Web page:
The always-excellent Houghton Mifflin “Best,” with an entertaining twist.
Chabon offers a refreshing defense of “entertainment” in the introduction, arguing that determining the “best” stories is impossible. He instead presents those that simply pleased him most. The collection draws heavily from the requisite publications (the New Yorker, etc.) and the MFA feedline. Up-and-comers are rare. Working through the plentiful fractured-middle-class-family tales, we meet creepy animals (Kelly Link’s lovely, haunted “Stone Animals” and David Mean’s philosophy-infused “Secret Goldfish”) and even creepier people (Joy Williams’s razor-sharp strangeness in “The Girls” and Nathaniel Bellows’s tender portrait of loneliness and near-pedophilia, “First Four Measures”), as well as more straightforward, beautifully realized characters, from Tom Perotta, Lynne Sharon Schwartz and the short form’s impresario, Alice Munro. An equal number of stories feature exiles and the down-and-out and. Of these, Edward P. Jones’s gritty, heartfelt prison tale “Old Boys, Old Girls” and Charles D’Ambrosio’s spooky, endearing drifters in “The Scheme of Things” are notable, as are the immigrant tales from Rishi Reddi and David Bezmozgis. Linguistic innovation is evident throughout, from Reddi’s striking rendition of Indian English to the musical speech of George Saunders’s wonderful “Bohemians.” Genre-bending also appears throughout, at its best in the Calvino-esque series of parables in J. Robert Lennon’s “Eight Pieces for the Left Hand,” and the good humor of Tim Pratt’s Wild West fantasy “Hart and Boot.” Indeed, humor—from black-gallows to gentle chuckles—leavens the entire collection.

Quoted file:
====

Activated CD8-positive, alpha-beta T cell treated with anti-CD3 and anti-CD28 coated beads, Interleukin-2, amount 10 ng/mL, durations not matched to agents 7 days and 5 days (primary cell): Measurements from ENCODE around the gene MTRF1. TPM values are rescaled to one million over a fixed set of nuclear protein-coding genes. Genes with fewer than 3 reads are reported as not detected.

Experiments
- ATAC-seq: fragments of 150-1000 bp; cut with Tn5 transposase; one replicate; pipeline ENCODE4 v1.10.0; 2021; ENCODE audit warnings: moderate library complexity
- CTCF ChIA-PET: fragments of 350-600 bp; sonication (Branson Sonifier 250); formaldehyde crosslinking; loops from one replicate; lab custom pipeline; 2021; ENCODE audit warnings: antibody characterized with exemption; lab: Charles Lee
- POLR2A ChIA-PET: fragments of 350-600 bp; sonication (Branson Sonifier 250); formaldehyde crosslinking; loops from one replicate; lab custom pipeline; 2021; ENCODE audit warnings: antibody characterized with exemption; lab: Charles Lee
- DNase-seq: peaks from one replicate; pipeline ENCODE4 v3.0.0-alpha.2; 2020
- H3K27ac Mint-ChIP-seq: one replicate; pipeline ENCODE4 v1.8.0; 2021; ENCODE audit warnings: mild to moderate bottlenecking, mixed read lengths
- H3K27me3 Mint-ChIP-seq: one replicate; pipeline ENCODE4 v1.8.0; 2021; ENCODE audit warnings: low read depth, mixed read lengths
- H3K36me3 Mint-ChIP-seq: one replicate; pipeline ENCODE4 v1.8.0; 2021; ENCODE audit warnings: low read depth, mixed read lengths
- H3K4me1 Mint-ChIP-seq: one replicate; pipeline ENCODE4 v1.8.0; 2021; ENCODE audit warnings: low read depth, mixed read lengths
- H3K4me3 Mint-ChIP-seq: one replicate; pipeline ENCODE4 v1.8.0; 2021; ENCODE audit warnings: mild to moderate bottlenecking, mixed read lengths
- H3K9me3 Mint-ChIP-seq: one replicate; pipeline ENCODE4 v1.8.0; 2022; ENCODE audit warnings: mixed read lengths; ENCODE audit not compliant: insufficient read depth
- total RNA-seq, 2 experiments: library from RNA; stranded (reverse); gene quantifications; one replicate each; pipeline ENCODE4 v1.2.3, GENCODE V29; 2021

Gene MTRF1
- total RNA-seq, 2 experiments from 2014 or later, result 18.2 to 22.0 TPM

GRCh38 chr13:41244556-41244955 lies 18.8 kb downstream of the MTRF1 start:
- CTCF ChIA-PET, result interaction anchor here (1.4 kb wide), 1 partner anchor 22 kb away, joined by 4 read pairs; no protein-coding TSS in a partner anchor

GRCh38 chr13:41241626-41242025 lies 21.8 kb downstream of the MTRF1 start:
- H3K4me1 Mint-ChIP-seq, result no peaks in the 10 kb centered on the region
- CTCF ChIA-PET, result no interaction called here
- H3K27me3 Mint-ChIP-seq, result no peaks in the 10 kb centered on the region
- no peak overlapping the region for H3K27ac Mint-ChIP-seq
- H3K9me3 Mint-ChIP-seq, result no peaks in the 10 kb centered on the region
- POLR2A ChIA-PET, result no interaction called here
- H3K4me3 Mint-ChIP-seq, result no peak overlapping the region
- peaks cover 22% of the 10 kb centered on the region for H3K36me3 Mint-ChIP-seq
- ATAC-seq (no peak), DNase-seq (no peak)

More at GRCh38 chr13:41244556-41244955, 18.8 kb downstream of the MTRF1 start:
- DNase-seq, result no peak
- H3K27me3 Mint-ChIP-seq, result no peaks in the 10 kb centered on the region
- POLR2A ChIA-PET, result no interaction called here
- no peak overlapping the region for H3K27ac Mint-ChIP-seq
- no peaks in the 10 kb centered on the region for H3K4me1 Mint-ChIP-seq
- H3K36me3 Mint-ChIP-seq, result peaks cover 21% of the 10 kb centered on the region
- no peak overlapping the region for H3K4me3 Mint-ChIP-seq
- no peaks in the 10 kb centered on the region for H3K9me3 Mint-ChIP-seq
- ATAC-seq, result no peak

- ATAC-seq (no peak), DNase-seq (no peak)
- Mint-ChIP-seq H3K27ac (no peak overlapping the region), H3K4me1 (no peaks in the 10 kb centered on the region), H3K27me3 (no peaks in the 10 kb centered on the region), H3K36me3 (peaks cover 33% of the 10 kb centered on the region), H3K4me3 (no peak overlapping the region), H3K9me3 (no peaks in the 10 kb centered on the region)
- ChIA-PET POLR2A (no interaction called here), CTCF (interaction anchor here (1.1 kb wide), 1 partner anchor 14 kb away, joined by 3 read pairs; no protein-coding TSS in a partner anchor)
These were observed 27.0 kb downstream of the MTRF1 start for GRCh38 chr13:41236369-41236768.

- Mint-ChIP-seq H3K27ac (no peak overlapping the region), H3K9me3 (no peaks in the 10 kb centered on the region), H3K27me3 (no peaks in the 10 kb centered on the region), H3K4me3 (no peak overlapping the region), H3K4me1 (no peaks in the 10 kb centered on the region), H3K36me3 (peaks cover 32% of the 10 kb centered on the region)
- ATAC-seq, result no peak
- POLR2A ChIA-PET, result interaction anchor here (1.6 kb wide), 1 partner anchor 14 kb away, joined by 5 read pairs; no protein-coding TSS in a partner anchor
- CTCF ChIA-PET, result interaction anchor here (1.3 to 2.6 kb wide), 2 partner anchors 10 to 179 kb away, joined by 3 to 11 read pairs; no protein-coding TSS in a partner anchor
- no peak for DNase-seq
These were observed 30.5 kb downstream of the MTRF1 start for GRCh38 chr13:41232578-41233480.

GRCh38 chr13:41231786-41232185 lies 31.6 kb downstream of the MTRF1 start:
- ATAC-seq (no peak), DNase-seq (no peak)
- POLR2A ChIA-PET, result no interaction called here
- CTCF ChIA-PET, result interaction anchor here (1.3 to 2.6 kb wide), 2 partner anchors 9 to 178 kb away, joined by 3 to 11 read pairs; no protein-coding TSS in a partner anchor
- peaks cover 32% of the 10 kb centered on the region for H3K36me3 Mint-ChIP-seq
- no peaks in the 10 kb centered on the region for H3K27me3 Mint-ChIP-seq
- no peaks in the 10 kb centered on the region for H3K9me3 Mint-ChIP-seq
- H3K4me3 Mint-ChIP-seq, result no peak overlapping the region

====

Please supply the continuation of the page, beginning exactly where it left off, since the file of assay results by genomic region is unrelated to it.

Even when repetitive (two stories about neurotical, sensitive piano-playing young boys?), the offerings are consistently interesting and often wonderfully weird.